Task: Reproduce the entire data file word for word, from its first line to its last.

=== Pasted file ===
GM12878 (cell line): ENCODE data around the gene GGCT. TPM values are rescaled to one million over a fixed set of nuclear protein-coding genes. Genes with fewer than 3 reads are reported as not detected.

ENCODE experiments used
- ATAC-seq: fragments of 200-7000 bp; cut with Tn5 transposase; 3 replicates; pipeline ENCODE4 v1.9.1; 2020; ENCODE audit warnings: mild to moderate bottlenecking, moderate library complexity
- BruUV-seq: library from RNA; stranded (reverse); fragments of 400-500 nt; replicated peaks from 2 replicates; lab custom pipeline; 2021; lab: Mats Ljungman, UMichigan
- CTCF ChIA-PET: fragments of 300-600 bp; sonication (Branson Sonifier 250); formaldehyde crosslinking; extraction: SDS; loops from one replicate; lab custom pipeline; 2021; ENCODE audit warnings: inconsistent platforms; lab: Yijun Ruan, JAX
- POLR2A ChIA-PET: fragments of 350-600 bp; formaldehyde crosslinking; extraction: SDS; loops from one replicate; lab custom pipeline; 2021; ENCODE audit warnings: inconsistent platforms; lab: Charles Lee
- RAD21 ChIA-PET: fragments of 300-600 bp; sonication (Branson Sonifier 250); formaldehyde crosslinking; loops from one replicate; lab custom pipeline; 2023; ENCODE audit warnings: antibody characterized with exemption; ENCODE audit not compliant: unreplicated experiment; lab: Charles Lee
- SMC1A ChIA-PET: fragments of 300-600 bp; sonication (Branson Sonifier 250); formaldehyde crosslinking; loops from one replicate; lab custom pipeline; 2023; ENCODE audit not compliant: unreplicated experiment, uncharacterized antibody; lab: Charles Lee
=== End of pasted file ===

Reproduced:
GM12878 (cell line): ENCODE data around the gene GGCT. TPM values are rescaled to one million over a fixed set of nuclear protein-coding genes. Genes with fewer than 3 reads are reported as not detected.

ENCODE experiments used
- ATAC-seq: fragments of 200-7000 bp; cut with Tn5 transposase; 3 replicates; pipeline ENCODE4 v1.9.1; 2020; ENCODE audit warnings: mild to moderate bottlenecking, moderate library complexity
- BruUV-seq: library from RNA; stranded (reverse); fragments of 400-500 nt; replicated peaks from 2 replicates; lab custom pipeline; 2021; lab: Mats Ljungman, UMichigan
- CTCF ChIA-PET: fragments of 300-600 bp; sonication (Branson Sonifier 250); formaldehyde crosslinking; extraction: SDS; loops from one replicate; lab custom pipeline; 2021; ENCODE audit warnings: inconsistent platforms; lab: Yijun Ruan, JAX
- POLR2A ChIA-PET: fragments of 350-600 bp; formaldehyde crosslinking; extraction: SDS; loops from one replicate; lab custom pipeline; 2021; ENCODE audit warnings: inconsistent platforms; lab: Charles Lee
- RAD21 ChIA-PET: fragments of 300-600 bp; sonication (Branson Sonifier 250); formaldehyde crosslinking; loops from one replicate; lab custom pipeline; 2023; ENCODE audit warnings: antibody characterized with exemption; ENCODE audit not compliant: unreplicated experiment; lab: Charles Lee
- SMC1A ChIA-PET: fragments of 300-600 bp; sonication (Branson Sonifier 250); formaldehyde crosslinking; loops from one replicate; lab custom pipeline; 2023; ENCODE audit not compliant: unreplicated experiment, uncharacterized antibody; lab: Charles Lee